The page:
Posted by: thriftygrrrl | May 18, 2009 12:58 PM | Report abuse

Web site appears to be down.

Posted by: ingbermr | May 18, 2009 3:56 PM | Report abuse

Hmnnn. I scored a 010. Not that I place much merit in that score. I have had my identity stolen 3 times in the past 3 years. Twice with AmEx and once with Visa. Each time this has happened it was caught quickly by the card companies pattern recognition. (No, I did not purchase anything from Digital Playground! google it!). I did put a credit hold on my cards through the credit reporting agencies to not supply my info unless I permit it. No credit card offers come in the mail to me anymore--since no one can check my credit rating.

I am not afraid of using my credit card on line or live, and use it often, but I do wonder how crooks seem to get access to information they need to change a mailing address, something that actually happened in one incident. I think that information has been stolen from credit card companies AND vendors accepting credit do not ask for enough information -- like the 3 digit security code on the back of the card -- it should always be asked for -- and yet it is not.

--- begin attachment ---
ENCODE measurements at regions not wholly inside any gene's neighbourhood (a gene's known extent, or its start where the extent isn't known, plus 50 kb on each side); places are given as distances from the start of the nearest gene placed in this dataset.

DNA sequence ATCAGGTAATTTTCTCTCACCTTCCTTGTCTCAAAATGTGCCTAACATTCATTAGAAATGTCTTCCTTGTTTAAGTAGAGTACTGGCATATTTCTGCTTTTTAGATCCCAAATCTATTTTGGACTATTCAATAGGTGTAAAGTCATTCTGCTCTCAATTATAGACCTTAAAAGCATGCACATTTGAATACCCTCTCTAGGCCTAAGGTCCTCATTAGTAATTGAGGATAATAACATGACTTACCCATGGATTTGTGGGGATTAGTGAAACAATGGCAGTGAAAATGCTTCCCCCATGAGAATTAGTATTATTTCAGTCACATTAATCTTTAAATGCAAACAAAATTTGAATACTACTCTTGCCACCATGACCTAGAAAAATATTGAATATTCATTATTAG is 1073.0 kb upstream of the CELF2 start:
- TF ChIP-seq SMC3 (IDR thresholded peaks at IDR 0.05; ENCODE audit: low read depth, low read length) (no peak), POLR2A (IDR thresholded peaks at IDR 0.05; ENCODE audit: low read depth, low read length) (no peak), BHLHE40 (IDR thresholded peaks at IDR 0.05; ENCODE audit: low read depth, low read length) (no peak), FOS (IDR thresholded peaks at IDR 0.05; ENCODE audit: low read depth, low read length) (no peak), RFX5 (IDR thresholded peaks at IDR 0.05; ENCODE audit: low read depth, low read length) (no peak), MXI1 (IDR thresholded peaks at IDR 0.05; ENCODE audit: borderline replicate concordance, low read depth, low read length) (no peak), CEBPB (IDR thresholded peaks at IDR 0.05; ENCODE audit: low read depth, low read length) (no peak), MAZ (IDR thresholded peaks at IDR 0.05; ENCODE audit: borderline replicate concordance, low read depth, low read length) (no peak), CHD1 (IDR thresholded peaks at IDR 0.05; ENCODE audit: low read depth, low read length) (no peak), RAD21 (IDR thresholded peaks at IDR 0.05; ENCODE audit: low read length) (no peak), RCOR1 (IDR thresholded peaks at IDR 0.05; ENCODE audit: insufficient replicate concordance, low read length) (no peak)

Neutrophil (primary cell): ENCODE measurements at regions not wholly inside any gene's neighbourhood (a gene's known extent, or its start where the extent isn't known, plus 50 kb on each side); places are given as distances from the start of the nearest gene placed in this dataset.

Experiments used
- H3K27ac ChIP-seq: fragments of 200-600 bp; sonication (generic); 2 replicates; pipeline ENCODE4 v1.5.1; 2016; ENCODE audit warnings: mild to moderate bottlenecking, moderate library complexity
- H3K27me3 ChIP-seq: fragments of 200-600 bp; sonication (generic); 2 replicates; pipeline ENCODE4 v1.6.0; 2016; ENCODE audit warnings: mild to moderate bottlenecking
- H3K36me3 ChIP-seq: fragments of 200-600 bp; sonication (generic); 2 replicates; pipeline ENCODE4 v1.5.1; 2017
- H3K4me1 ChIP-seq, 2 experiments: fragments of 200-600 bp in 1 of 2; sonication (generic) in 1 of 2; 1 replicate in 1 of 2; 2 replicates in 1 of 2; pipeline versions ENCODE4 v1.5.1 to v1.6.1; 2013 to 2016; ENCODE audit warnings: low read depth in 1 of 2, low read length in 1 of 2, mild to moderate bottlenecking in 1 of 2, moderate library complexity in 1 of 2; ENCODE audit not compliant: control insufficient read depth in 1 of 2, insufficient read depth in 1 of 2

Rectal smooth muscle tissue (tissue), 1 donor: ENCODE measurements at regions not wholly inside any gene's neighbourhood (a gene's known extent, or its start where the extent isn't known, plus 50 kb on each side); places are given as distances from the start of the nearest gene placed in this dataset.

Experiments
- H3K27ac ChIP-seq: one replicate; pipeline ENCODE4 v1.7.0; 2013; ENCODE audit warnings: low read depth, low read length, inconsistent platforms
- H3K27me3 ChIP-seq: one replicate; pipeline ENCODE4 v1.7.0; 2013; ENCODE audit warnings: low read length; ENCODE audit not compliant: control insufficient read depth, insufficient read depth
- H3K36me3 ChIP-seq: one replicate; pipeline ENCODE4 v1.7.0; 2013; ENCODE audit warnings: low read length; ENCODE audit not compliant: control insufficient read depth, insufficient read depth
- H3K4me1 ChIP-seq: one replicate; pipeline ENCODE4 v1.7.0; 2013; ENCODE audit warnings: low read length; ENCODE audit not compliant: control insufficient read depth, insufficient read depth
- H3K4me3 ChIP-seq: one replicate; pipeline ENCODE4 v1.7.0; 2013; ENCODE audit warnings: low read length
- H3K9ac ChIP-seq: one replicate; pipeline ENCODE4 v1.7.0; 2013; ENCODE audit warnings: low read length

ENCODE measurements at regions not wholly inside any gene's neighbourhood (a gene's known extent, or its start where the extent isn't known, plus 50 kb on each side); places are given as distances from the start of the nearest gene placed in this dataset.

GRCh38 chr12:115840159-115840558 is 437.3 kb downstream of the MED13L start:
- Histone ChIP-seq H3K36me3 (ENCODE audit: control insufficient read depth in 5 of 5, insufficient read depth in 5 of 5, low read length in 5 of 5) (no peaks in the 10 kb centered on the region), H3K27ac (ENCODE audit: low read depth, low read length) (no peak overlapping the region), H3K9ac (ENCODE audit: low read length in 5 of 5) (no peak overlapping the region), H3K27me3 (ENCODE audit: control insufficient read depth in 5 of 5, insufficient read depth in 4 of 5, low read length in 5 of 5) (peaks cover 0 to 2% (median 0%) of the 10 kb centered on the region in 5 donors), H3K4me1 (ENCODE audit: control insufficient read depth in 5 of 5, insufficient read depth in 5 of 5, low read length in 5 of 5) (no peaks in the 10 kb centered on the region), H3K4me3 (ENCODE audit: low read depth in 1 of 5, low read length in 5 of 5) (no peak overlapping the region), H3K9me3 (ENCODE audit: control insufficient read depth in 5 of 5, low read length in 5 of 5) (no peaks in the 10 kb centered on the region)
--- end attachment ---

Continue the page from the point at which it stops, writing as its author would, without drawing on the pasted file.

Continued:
Posted by: dleithaus | May 18, 2009 7:35 PM | Report abuse

I provided full information and it came back with a 169.

Pretty cool site!

Posted by: Annorax | May 18, 2009 7:40 PM | Report abuse

dleithaus - with all due respect, having your credit card numbers stolen is not quite as devastating as having your SSN and other personal details that you cannot change stolen. after all, the bank can always issue you another account number and card; not so with the rest of it.

Posted by: BTKrebs | May 18, 2009 10:29 PM | Report abuse

Great. Another ID security site that wants to mine your data, then get breached.


Posted by: mikehill33 | May 18, 2009 10:16 AM


Posted by: georgethornton1 | May 19, 2009 4:19 AM | Report abuse

Thanks for signing me in.......

the level of security should be governed by the number of bytes not by the number of words......

the audio sections of the paradidm shift always brings parity to this equation...

when I say audio that surely means languages other than spoken English.....

the audio security club....
phonetic included....


Posted by: salilghoshal | May 20, 2009 1:07 PM | Report abuse

Same for me. Put in my full information, it said it couldn't verify my ID.

Posted by: wdnewho1 | May 24, 2009 8:27 PM | Report abuse